Going to get worst before it gets any better, the last thing people out of work want to hear right now, but they're hearing it from former Fed chief Alan Greenspan. He expects the U.S. jobless rate to top 10 percent and maybe stay there a while.


ALAN GREENSPAN, FORMER CHAIRMAN, FEDERAL RESERVE: The silver lining is, at some point, we're going to start to see an improvement in employment. But remember that, unless there is a monthly increase of more than 100,000 a month, we've still got the unemployment rate continuing.


PHILLIPS: Greenspan calls the September jobs report pretty awful. The government says the unemployment rate climbed to 9.8 percent.

Now, with a rate that high, it's hard to believe that there are any jobs available. But there are. And get this: some employers say that they're having a hard time actually filling opened spots. Susan Lisovicz on the floor of the New York Stock Exchange. Boy, there's millions of Americans looking for work, so why are companies struggling to find those applicants?

SUSAN LISOVICZ, CNN CORRESPONDENT: Let's help them out, Kyra, you and me.

Well, the problem is that these are highly specialized jobs that often require an additional year or more of training or education. But there are jobs out there, and pretty much we talk about them every month.

Health care. You can always count on health care creating jobs, every month, despite the losses to the economy we see overall, Kyra. What kind of jobs? Nurses; pharmacists; technicians that deal with ultrasound or -- or MRIs; physical therapists.

Also, scientists, just basic scientists, research scientists, as well as green-collar jobs. All of the -- all of the interest right now in windy efficiency and solar. This is a growth industry, both here as well as overseas.

What other kinds of jobs? Well, we're talking about electrical engineers, also in the sciences. Accountants, software, software sales representatives. These are jobs, Kyra, that often start, base salary, $50,000. So it's a good time to be thinking about -- about a career change. Because they are good jobs.

PHILLIPS: Well, what about all the jobs that have been cut this recession? Will we ever see those jobs return?

LISOVICZ: Well, this is -- you know, this is just sort of the natural ebb and flow. Unfortunately, there's a lot of ebb in this kind of recession, Kyra. What kind of jobs will probably be gone for good? Manufacturing. This is an industry that has been in decline since the 1950s, but there are other industries that are certainly greatly impacted, as well.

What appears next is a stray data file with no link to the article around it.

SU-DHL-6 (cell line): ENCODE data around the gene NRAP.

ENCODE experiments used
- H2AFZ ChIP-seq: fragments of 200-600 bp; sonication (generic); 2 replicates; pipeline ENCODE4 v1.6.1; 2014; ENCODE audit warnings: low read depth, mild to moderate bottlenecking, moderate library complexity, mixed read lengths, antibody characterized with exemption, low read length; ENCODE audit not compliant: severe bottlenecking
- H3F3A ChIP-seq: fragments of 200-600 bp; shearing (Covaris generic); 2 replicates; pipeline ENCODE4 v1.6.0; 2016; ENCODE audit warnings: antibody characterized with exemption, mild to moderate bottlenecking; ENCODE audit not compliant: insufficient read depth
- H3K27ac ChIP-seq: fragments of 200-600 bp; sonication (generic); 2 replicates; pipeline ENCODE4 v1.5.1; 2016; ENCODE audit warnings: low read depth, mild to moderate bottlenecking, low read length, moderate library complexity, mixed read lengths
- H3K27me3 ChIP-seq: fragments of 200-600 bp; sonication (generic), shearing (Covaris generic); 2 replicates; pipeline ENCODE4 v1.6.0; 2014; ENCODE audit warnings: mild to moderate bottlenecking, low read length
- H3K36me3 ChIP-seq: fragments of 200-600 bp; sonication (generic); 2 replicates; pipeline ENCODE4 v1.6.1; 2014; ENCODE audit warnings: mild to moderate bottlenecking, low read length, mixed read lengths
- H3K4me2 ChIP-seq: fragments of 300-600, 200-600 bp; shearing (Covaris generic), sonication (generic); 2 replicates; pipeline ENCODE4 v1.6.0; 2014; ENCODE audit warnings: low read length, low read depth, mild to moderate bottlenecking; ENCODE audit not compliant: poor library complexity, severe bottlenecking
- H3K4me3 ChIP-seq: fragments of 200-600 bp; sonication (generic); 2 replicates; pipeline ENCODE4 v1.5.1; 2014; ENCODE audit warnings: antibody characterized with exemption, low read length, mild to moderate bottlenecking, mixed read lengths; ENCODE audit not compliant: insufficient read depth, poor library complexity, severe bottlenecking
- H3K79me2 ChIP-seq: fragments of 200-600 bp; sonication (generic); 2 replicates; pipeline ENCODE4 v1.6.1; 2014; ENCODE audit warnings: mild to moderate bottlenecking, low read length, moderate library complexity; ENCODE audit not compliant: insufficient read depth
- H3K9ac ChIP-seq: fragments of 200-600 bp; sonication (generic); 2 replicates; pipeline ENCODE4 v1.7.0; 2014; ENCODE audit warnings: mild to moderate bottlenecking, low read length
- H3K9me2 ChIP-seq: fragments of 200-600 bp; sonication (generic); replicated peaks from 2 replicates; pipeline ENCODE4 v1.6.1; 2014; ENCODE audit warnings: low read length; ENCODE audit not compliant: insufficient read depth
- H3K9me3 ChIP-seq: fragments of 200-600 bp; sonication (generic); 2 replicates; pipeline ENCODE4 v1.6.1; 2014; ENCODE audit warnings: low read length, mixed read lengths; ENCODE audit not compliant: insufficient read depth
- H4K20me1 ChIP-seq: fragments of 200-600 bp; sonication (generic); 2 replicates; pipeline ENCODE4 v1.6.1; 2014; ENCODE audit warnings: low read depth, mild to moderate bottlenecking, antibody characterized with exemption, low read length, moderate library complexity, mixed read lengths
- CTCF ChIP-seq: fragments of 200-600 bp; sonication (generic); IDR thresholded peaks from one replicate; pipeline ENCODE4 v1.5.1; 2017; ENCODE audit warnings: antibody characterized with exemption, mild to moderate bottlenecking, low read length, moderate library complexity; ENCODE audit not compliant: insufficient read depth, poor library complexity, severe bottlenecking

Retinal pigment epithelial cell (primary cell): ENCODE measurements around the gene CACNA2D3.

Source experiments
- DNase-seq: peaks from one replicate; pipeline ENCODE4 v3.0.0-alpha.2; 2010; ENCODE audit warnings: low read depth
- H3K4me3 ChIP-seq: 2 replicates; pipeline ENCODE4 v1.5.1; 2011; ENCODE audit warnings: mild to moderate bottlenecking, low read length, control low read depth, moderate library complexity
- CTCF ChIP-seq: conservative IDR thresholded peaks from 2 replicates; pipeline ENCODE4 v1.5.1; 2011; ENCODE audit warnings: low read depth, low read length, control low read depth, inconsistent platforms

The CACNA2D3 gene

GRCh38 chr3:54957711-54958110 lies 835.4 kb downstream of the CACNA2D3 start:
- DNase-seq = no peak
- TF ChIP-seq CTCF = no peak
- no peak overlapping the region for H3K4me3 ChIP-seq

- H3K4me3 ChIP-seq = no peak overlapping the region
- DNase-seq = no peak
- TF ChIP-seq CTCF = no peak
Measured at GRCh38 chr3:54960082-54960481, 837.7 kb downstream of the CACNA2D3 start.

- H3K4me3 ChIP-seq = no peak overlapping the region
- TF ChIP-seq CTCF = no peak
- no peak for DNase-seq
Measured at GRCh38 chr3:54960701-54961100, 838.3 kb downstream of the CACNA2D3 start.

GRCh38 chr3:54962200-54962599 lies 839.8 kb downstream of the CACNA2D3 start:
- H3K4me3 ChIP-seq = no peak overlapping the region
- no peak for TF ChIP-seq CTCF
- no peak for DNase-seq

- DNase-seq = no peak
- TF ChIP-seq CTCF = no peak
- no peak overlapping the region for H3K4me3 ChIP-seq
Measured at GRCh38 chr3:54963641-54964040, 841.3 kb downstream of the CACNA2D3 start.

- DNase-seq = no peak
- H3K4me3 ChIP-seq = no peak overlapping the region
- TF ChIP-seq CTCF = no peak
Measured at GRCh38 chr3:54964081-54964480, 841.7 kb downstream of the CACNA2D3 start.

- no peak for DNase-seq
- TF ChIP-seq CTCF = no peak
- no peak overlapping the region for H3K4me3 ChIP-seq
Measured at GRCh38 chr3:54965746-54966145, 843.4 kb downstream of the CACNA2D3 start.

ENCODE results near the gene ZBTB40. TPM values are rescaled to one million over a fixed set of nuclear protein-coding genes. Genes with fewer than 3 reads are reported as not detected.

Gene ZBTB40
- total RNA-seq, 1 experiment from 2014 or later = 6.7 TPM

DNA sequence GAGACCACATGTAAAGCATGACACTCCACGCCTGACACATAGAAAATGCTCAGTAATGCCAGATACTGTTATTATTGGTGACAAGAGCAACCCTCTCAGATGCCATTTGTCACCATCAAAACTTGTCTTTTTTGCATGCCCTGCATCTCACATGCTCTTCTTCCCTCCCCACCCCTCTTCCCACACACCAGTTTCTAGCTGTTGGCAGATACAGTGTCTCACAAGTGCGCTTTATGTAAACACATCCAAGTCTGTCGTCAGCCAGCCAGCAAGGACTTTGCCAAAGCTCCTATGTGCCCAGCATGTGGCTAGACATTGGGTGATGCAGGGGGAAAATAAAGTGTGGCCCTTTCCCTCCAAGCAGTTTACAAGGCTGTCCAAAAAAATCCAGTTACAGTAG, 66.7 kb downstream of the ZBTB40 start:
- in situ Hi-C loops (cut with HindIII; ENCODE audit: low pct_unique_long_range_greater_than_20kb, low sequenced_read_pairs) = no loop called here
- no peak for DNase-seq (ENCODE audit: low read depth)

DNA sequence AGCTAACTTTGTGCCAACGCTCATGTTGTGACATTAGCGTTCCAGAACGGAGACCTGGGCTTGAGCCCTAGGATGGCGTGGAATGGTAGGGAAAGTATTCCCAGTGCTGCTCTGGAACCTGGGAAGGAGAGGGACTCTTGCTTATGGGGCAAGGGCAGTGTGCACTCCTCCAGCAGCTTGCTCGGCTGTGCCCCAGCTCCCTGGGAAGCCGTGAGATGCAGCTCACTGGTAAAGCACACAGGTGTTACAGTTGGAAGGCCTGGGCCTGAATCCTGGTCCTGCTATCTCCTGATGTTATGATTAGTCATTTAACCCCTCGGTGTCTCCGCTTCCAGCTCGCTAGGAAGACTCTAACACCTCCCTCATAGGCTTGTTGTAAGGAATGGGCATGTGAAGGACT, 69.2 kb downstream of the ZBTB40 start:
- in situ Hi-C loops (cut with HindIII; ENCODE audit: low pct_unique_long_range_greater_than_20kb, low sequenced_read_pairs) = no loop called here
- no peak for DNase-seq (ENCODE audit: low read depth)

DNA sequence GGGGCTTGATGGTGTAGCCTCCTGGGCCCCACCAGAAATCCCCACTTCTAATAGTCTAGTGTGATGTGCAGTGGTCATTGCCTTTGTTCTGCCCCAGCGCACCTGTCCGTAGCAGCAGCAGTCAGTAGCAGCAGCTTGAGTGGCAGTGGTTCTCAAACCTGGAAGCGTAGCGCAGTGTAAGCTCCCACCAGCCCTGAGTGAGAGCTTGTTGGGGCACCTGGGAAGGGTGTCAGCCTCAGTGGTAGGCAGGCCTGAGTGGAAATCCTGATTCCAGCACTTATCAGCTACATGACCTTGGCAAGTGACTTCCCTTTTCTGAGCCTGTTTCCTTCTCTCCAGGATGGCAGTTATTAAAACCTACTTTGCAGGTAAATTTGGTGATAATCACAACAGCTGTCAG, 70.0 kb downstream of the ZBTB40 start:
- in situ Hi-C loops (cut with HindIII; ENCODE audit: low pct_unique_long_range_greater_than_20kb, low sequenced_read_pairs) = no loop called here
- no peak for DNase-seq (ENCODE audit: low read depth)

Financial real estate, probably slow to return, given all the losses we've seen. What else? Well, other industries that depend on consumer spending. Retail and leisure, for instance, highly dependent on what we do over the next few years, their rate of return.

And the latest example of the changes we're seeing in the economy. The nation's oldest food magazine, Kyra, "Gourmet" magazine, which has been around since the 1940s, is going out of business. Conde Nast is putting it down. I just put a recipe from this magazine last month. Its advertising was down 50 percent in the second quarter. If I have to say one thing: the future of jobs, good jobs, Kyra, three words: math and science. That's where the future is, Kyra.

PHILLIPS: I don't know, not your recipes. I want you to be able to continue to bring those about, Susan. If folks only knew what a chef you are.

Thanks, Susan.

LISOVICZ: You're welcome.

PHILLIPS: Well, the name means land of enlightenment. But that's not the first words you think of when you set foot in Nuristan province on the Afghan-Pakistani border. War doesn't get any tougher than right here.


PHILLIPS: Everything you think you know about Afghanistan is doubly true in Nuristan province in the northeast corner of that country. It's on our radar because a weekend attack by the Taliban has killed eight of our own. It's a timeless chunk of menacing terrain that our Nic Robertson saw for himself in April of 2007.


ROBERTSON (voice-over): Every step an effort. Every breath hard to draw in the thin mountain air.

Patrols rarely come harder than this for the soldiers of the 1st 158th Infantry Battalion.

UNIDENTIFIED MALE: It's all over there, Kiki (ph).

ROBERTSON: Just arrived in one of Afghanistan's most inaccessible provinces. To find it on a map, look in the far northeast of Afghanistan next to Pakistan.

The province is called Nuristan, which means land of enlightenment.

(on camera) With the terrain here, it's really tough. Nuristan is so remote it doesn't have any paved roads, doesn't have any hospitals, doesn't even have a proper central government here. Doesn't even have a provincial capital, not a real one.

And as the commanders here like to say, where the roads end, that's where the bad guys begin.

(voice-over): If the rugged terrain looks familiar here, that's because the last time Osama bin Laden and his deputy were seen together on video, U.S. officials believe that it was somewhere near here. That was 2002. The worry is, they could still be hiding here.

DAVID KATZ, U.S. STATE DEPARTMENT: It is an area that is little understood and little visited by outsiders. So it would be very possible that they could be living in some valley with -- in total security, without outsiders being aware of their presence there.